A woman was reportedly beheaded and two others were stabbed to death on Thursday after a knife attack on a church in the French city of Nice, which also injured several others, according to numerous reports.
The suspect, believed to be acting alone, was injured during his arrest and taken to a local hospital, police said.
An investigation has been launched into an attack by the French counter-terrorism prosecutor’s office, the report said. Images in French media show that the neighborhood is locked and surrounded by police and ambulances.
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Mayor Christian Estrozi has suggested that Thursday morning̵
“Enough is enough,” Estrosi told local reporters, according to Reuters. “Now is the time for France to break free from the laws of peace in order to finally remove Islamic fascism from our territory.”
He added that two people had been killed in the city’s Notre Dame basilica, and a third man who had fled to a nearby bar had died later.
Thursday’s incident was the third attack in France in less than two months since a terrorist attack linked to the January 2015 killings in the satirical newspaper Charlie Hebdo and the kosher supermarket was launched in September.
The church attack also took place less than half a mile from the site where another assailant buried a truck in the Bastille Day crowd, killing dozens.
Thursday also marked the birthday of the Prophet Muhammad this year.
The incident is happening because France is currently worried about Islamic extremist actions. It came nearly two weeks after a French high school teacher, Samuel Patti, was beheaded by a Chechen man near Paris.
The 18-year-old suspect, who was killed after failing to respond to pleas to drop his weapon, said he wanted to punish Patty for showing students cartoons of the Prophet Muhammad in a civil liberties lesson, Reuters reported.
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These cartoons were published by Charlie Hebdo and quoted by the men who killed the newspaper’s editorial meeting in 2015.
In September, a man seeking asylum in France attacked passers-by outside Charlie Hebdo’s former offices with a butcher knife.
The lower house of parliament has stopped debating new restrictions on the virus in France and held a minute of silence for victims on Thursday. The prime minister rushed from the hall to the crisis center, which is monitoring the aftermath of the attack in Nice. French President Emmanuel Macron was sent to Nice later in the day.
About 154 miles from Nice, French police shot dead a man in Monfavet, near the southern French city of Avignon, on Thursday, allegedly threatening a passerby with a gun, Reuters reported, citing local media. According to the French radio station “Europe 1”, the man called “Allahu Akbar”.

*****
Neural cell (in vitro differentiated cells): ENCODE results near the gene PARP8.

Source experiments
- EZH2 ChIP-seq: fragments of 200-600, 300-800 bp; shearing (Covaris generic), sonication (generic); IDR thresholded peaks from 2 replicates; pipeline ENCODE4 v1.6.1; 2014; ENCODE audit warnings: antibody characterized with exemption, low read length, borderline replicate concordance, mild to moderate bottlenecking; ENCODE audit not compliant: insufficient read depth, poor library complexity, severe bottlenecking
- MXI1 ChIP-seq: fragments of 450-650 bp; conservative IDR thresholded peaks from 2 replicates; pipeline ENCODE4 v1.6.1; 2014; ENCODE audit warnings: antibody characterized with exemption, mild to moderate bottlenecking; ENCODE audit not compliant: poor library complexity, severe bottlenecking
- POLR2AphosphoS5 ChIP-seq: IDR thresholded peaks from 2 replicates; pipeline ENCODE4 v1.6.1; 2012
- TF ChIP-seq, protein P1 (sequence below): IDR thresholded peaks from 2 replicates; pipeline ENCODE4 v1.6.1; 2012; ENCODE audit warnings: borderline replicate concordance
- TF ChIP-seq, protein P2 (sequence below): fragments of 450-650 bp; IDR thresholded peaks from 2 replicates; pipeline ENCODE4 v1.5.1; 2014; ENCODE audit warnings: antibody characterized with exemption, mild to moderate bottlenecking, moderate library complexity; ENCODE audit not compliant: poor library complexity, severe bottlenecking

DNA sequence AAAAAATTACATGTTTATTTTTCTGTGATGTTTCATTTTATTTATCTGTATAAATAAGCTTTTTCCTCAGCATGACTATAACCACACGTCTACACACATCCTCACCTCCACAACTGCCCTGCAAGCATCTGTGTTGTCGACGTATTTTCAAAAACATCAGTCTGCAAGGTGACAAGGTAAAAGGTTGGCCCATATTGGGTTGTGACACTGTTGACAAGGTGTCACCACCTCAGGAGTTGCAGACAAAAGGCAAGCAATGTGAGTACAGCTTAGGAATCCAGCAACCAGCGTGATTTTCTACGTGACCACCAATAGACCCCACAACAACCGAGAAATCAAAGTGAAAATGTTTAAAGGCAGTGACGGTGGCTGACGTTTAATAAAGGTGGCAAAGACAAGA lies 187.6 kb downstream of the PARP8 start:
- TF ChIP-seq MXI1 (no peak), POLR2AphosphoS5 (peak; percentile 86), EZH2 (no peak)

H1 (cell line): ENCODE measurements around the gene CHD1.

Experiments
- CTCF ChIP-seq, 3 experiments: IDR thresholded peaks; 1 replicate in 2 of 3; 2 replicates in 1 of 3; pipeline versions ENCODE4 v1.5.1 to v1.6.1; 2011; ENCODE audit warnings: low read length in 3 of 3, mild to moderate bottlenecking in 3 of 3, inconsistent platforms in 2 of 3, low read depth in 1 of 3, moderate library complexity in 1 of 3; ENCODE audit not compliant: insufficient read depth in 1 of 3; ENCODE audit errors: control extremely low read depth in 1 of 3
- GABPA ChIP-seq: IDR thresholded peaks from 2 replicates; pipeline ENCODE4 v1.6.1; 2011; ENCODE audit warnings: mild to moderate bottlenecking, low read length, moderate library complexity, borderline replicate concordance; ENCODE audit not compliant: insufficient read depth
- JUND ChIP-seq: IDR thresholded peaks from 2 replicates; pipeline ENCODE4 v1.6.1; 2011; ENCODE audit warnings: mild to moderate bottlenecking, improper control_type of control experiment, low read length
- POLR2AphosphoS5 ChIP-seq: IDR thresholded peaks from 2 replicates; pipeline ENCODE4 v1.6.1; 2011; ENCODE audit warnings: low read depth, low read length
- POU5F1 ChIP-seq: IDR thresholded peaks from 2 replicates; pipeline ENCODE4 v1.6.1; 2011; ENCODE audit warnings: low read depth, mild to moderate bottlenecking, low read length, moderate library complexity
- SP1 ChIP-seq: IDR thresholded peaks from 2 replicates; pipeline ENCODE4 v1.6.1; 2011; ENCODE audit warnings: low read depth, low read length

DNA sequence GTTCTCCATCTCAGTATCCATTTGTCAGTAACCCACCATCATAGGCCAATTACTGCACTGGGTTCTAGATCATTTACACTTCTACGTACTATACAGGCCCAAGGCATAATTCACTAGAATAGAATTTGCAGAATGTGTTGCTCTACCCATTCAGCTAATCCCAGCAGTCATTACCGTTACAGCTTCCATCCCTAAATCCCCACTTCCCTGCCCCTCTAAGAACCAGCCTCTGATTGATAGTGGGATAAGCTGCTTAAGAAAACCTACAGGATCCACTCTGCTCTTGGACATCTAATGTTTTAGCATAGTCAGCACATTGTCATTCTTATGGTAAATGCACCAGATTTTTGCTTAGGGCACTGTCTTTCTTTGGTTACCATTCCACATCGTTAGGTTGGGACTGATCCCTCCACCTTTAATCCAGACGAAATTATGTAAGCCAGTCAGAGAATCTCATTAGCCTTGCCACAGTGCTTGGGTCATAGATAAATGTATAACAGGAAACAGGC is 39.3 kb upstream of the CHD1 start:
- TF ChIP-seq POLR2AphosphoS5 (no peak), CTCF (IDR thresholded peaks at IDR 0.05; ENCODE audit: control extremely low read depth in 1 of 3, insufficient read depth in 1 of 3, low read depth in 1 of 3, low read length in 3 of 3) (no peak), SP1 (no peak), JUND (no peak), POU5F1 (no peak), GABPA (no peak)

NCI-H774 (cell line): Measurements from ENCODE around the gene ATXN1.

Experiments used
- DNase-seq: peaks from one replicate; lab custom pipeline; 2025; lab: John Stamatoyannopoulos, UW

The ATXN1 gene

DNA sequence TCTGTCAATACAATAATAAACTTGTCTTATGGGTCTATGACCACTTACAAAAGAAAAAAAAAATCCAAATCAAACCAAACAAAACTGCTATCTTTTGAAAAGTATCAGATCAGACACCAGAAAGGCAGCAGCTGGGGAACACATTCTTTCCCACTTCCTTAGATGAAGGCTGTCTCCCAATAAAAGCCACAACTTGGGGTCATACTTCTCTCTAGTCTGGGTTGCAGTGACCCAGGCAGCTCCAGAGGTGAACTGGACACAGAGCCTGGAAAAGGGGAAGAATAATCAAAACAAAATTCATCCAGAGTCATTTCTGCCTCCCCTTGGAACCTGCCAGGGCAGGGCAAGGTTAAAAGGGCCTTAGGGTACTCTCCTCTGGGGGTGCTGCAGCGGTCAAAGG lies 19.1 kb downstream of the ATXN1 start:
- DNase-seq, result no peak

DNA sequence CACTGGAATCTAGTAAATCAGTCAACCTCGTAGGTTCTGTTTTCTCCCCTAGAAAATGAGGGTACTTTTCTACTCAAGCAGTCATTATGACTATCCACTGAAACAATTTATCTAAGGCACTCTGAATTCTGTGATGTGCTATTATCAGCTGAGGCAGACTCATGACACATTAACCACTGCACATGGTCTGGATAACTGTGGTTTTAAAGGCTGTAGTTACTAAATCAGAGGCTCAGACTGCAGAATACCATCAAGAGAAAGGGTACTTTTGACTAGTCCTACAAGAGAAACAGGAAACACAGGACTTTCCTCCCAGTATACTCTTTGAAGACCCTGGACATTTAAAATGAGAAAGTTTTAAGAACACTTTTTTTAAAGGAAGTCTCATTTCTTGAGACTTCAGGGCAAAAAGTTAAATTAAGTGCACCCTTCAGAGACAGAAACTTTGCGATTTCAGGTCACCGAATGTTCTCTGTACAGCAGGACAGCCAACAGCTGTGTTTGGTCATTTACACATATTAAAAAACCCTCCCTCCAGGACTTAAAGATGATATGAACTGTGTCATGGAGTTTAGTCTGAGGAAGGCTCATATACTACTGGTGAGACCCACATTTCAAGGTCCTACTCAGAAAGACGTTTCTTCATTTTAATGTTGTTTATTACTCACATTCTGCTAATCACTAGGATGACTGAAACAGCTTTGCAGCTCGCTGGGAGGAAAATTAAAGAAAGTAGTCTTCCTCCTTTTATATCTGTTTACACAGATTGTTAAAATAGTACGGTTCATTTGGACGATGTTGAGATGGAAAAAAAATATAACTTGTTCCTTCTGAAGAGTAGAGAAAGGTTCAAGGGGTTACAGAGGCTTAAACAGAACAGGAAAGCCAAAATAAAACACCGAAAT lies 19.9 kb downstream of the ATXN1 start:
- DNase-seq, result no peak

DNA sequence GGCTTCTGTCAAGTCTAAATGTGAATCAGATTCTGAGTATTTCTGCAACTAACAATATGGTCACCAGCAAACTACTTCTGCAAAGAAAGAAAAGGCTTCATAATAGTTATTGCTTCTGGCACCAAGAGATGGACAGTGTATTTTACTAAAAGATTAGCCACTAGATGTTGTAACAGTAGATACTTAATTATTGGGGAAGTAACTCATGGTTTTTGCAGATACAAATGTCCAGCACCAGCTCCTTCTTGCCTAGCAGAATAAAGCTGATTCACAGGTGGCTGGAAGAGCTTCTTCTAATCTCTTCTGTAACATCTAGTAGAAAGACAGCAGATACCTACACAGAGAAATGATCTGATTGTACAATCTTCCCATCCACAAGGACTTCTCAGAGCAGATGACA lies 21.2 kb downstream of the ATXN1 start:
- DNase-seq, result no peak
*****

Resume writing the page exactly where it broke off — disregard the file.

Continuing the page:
Tensions are rising between France and the Muslim world, which sees the caricatures of the Prophet Muhammad as blasphemous.
Images of the prophet have been widely featured in marches and protests since Patti’s assassination, as French officials and citizens reaffirm their freedom of expression. France has since expelled 231 foreigners for alleged Islamic extremist beliefs, prompting Erdogan and others in the Muslim world to accuse Macron of promoting an “anti-Islamic program.”
About six million Muslims live in France, the largest population in Western Europe, creating growing challenges in a republic formed on strict secular principles known as ‘laïcité’. In praise of Patti Macron’s funeral, he defended France’s secularism and vowed not to give up his freedoms or his cartoons.
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“We will continue, Professor. We will defend the freedom you have taught so well, and we will promote secularism, we will not give up cartoons, drawings, even if others withdraw,” Macron said earlier this month. “We will continue the struggle for freedom and the freedom you now face.”
Wednesday’s Charlie Hebdo also caused a furor over the inclusion of a cartoon of Turkish President Recep Tayyip Erdogan in his underwear, lifting the skirt of a Muslim woman. Erdogan called the satirical image a “grave insult to my prophet” and renewed calls for a boycott of French goods in the Middle East.
A Saudi man was also arrested in the city of Jeddah on Thursday for allegedly using a “sharp tool” to stab and slightly injure a guard at the French consulate, Reuters reported, citing Saudi state television. France has warned its citizens to be on high alert.
The Kremlin responded on Thursday to recent beheadings in France, saying it was unacceptable to kill people, but it was also wrong to offend the feelings of believers, according to Reuters.
Macron delivered a speech before the teacher was assassinated, outlining a legislative proposal to combat what he described as “Islamic separatism”, arguing that Muslims in France risked forming a “counter-society”. Macron described Islam as “a religion that is in crisis around the world today” and said the proposal, if approved by parliament, would aim to “build Islam in France that can be compatible with the Enlightenment”.
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The diplomatic dispute with Erdogan also comes as tensions between NATO allies France and Turkey have escalated in recent months over issues involving fighting in Syria, Libya and Nagorno-Karabakh, a region in Azerbaijan controlled by ethnic Armenian separatists. Macron accused Turkey of violating its commitments by increasing its military presence in Libya and attracting jihadists from Syria.
The Associated Press contributed to this report